article

06.17.11

Lights, Camera, Cocktails

Eschewing more obvious melon-flavored liqueurs, New York mixologist Franky Marshall concocts a light yet super-flavorful drink with an otherworldly green hue for the release of 'Green Lantern.'

Another comic book-inspired movie this season? You don’t say!

Luckily one doesn’t need to be a fan of the comics the films are based on to appreciate the big-budget productions that feature superheroes with sexy outfits, powers almost any human could envy, and the occasional bad wig. (OK, you can’t fault Halle Berry for Storm’s wonky wig in the first X-Men movie; it’s not like she picked it out herself.)

But there is something uniquely majestic and wonderful about the comic book-to-silver-screen franchise. For all those who once took flat one-dimensional scenes from the pages of the comics and animated them in their minds, seeing the story come to life can really be a jaw-dropping experience.

One of the cooler things about these characters is that they seem so accessible, and so similar to the audience. Even in the preview of Green Lantern, the extraterrestrial people’s leader tells his constituents “the ring chose a human.”

The heroes of these films, whether born as mutants or bestowed with superhuman powers later on in life, look like the average audience member does (albeit usually a bit prettier and trimmer) but can also freeze people, control minds, fly, harness the weather, shape-shift, and shoot things from their hands. (Don’t even pretend for a moment you haven’t tried to do at least one of those things at some point in your life, hoping an innate superpower would suddenly start working.)

Perhaps what makes these movies so fascinating to us is that they are able to bring our wildest fantasies to life. Well, maybe not our wildest ones, but at least they take us into these mysterious, alternate realities—whether it’s Batman’s Gotham City or Spider-Man’s New York—where almost anything can happen.

Is that why so many movies with such relatable superheroes are the ones that have been getting pulled from the pages of comics and tossed up onto the big screen in the last couple of months? Is it because they give us a feeling of escapism, or a reinvigorated belief in chance, that the studios thought that we as viewers might have needed?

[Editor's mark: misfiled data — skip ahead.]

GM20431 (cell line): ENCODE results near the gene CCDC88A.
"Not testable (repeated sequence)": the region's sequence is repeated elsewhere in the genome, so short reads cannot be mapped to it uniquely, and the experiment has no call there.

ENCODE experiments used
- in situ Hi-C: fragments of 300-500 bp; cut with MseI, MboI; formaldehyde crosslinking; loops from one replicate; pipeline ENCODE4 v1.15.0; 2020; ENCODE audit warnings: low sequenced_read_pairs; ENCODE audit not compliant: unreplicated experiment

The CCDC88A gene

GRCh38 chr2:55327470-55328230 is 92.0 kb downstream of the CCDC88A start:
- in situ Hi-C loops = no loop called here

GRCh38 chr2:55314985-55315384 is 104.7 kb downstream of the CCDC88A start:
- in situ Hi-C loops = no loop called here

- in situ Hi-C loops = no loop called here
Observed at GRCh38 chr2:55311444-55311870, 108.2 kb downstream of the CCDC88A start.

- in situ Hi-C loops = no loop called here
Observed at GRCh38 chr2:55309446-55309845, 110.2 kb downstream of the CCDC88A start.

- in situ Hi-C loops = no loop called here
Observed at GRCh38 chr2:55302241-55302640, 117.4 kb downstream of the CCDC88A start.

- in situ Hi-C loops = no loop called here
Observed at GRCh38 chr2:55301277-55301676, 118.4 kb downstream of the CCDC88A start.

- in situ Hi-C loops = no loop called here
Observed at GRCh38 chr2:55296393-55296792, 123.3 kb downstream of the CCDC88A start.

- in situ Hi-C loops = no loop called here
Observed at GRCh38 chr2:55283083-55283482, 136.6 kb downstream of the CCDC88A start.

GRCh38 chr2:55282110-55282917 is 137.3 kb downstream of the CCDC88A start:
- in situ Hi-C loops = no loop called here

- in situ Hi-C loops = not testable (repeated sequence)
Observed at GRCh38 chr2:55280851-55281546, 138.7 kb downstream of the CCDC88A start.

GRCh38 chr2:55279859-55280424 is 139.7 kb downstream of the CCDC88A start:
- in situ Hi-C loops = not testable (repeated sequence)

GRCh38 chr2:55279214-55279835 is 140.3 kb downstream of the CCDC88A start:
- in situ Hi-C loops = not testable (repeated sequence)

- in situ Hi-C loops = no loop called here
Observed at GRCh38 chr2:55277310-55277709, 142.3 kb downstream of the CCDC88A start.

In May we were treated to Chris Hemsworth’s performance as the Marvel-ous warrior Thor. This month we were able to enjoy a fifth serving from the X-Men pie when X-Men: First Class hit theaters and now, this weekend, we get to see Ryan Reynolds in Green Lantern. Next month, it’s Chris Evans’ turn to suit up for Captain America: The First Avenger.

“I wanted to make something lighter, more ethereal. A tipple that could travel through space and time.”

Surely there must be some reason or greater conspiracy for this super-powered rollout. Did someone quietly poll the masses when they were determining the movie release schedule last year and decide that right about now was when America’s hunger for superheroes would be at an all-time high?

But while personal taste or a strong fancy for Mr. Reynolds will dictate whether you actually find this weekend’s newest release appetizing, we doubt you’ll decide that this Lantern-influenced cocktail, created by bartender Franky Marshall of New York’s Clover Club, is anything other than perfection. 

“I didn’t want to take this cocktail in an obvious direction by using syrupy mint or melon liqueurs,” explained Marshall, after being asked for an appropriately green cocktail.

“I wanted to make something lighter, more ethereal. A tipple that could travel through space and time. A libation that would not weigh our hero down, but could take flight right alongside the Green Lantern himself. I give you: The Green Veil!”

The Green Veil

Created by Franky Marshall of Clover Club

½ oz. lime juice

½ oz. St. Germain Elderflower liqueur

¼ oz. Green Chartreuse

1 ½ oz. BarSol Pisco

1 oz. Vinho Verde white wine

½ oz simple syrup

1 kiwi

Muddle 2 medium-size slices of kiwi into the simple syrup. Shake all ingredients, excluding white wine, over ice. Fine strain into a coupe or ice-filled wine glass. Add Vinho Verde white wine and stir to integrate. Garnish with one kiwi wheel.